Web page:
Anomalies: How to find what you’re looking for, without looking for it

Very often you want to find “problems” in your IT data, but you don’t know what to look for. How can you find these problems with Splunk?

In Splunk’s new search language, there are several search operators that can help you. I’ll describe only a subset of what is possible.

  • 1) You can search for unexpected events by looking at those that do not cluster into large groups. For example, you can cluster the errors in the last hour and report on the events the belong in the smallest clusters (e.g., ‘error | cluster showcount=true | sort – cluster_count | head 5’).
  • 2) You can find unexpected events by finding values that are far from the standard deviation. For example, you can search for sendmail events with anomalous ‘delay’ values (e.g., ‘sourcetype=sendmail_syslog | anomalousvalue delay action=filter pthresh=0.02’).
  • 3) You can use machine learning to find events that have unexpected values based on the past historical context (e.g., ‘* | anomalies blacklist=boringevents’).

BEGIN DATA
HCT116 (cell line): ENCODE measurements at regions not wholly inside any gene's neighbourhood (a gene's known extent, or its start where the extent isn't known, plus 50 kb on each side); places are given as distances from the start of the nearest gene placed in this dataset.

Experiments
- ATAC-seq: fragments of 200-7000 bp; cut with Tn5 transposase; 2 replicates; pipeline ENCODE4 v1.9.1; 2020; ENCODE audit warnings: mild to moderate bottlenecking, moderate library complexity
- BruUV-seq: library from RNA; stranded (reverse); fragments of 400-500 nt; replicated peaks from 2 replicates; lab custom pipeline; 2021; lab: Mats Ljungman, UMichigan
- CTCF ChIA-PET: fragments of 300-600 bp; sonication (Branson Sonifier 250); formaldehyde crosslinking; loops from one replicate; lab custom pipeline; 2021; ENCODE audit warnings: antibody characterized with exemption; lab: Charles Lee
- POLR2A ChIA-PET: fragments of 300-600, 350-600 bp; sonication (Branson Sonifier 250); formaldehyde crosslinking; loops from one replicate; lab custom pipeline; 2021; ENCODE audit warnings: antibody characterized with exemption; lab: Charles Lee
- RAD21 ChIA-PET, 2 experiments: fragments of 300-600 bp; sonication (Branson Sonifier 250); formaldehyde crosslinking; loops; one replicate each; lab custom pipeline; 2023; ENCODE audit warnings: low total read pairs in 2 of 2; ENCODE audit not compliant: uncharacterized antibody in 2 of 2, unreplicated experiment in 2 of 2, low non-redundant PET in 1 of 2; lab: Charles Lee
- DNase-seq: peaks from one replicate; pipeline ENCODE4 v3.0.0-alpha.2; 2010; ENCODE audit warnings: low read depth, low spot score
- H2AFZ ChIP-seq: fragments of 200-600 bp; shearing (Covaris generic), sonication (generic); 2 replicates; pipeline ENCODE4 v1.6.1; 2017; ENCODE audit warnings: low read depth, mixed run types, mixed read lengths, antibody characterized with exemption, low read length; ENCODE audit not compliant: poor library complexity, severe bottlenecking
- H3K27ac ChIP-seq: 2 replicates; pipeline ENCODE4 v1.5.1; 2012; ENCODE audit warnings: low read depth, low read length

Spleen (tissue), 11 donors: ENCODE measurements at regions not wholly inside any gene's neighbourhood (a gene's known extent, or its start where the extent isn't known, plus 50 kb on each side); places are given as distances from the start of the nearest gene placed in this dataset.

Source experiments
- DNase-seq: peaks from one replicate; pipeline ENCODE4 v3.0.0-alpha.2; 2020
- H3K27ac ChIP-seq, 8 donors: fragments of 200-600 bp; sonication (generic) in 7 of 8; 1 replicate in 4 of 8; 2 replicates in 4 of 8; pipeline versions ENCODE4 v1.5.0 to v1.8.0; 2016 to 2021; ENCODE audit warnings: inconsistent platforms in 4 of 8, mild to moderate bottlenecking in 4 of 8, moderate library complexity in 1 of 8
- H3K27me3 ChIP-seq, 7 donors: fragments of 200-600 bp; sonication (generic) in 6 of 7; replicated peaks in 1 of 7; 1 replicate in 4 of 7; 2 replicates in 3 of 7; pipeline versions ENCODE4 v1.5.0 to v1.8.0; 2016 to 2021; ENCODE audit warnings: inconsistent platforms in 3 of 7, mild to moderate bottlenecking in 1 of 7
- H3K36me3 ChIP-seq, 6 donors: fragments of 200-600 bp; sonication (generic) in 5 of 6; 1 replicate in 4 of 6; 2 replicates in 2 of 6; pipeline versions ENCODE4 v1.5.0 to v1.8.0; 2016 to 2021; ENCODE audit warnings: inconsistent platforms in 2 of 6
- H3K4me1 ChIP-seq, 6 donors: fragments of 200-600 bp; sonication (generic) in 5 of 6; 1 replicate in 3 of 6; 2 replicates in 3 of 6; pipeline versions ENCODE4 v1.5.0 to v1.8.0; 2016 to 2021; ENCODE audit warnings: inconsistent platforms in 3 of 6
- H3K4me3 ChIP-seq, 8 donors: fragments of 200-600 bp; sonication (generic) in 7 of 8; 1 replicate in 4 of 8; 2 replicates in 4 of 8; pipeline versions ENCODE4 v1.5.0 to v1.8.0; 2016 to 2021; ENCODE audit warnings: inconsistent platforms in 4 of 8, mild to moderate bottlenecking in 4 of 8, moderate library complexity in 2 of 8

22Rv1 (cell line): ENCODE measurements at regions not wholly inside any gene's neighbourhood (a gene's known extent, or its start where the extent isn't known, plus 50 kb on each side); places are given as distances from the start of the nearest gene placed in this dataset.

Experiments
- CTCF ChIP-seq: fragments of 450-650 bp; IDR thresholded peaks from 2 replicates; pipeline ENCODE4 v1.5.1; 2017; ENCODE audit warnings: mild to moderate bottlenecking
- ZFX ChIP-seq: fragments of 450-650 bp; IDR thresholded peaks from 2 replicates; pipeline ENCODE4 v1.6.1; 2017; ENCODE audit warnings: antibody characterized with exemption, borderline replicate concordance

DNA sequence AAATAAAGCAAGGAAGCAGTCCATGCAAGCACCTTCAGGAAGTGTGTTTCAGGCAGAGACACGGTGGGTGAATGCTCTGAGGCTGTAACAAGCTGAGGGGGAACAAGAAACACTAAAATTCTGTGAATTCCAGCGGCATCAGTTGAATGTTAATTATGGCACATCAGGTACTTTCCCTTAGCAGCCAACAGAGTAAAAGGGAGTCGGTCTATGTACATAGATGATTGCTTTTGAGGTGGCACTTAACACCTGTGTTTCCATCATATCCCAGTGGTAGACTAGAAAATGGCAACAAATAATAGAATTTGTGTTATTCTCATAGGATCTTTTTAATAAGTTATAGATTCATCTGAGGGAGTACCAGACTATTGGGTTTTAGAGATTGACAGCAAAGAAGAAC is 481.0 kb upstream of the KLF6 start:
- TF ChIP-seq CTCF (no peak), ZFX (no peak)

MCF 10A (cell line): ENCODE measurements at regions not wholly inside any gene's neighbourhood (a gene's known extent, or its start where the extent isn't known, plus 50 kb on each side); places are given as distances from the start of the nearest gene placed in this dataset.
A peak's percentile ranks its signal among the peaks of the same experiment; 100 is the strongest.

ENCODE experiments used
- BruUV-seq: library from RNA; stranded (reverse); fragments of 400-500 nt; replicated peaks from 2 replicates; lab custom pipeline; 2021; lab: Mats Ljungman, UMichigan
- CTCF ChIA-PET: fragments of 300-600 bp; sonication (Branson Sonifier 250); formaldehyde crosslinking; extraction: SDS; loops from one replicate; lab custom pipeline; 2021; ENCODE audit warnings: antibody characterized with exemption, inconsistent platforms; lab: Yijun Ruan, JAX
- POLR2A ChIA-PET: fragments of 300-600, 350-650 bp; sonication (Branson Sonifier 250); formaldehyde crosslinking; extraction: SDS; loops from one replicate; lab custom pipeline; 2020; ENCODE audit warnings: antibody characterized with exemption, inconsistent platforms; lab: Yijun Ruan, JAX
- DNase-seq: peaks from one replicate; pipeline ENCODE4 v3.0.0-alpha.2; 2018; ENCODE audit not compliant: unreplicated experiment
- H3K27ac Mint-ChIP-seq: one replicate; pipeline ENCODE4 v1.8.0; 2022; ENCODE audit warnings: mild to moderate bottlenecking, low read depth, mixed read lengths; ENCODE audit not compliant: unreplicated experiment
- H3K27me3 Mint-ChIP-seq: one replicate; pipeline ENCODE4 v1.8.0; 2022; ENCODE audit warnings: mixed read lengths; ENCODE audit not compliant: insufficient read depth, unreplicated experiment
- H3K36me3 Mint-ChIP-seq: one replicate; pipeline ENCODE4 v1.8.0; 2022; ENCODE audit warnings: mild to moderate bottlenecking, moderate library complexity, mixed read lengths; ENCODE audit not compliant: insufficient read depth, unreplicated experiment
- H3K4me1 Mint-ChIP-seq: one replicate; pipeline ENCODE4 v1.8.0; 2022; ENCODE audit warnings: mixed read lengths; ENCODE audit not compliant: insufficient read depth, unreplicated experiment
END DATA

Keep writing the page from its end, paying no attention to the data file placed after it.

• 4) It’s a little bit of a hand-wave — but you can do really cool graphical reports that often make anomalies visibly obvious. For example, you could create a timechart of average cpu_seconds by host, and visibly see problems (e.g., ‘sourcetype=top | timechart avg(cpu_seconds) by host’).
  • 5) Finally, Splunk is expandable — you can define your own search operators. If you know how to find events interesting to you, you can write a simple script and trivially integrate it with the power of a search platform that deals for billions of events in seconds. Since Splunk uses a scalable map-reduce framework, your script will run in the map-reduce framework and scale automatically.

Once you have searches that find unexpected events, you can set alerts for them. You can also combine events together into ‘transactions’, and look for anomalies in groups of events.

David Carasso

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